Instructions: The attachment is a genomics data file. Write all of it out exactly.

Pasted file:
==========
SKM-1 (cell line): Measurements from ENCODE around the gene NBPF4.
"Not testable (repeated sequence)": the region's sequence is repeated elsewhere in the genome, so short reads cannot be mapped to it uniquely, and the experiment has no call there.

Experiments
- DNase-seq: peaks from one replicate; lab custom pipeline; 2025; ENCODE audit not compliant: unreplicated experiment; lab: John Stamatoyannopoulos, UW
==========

SKM-1 (cell line): Measurements from ENCODE around the gene NBPF4.
"Not testable (repeated sequence)": the region's sequence is repeated elsewhere in the genome, so short reads cannot be mapped to it uniquely, and the experiment has no call there.

Experiments
- DNase-seq: peaks from one replicate; lab custom pipeline; 2025; ENCODE audit not compliant: unreplicated experiment; lab: John Stamatoyannopoulos, UW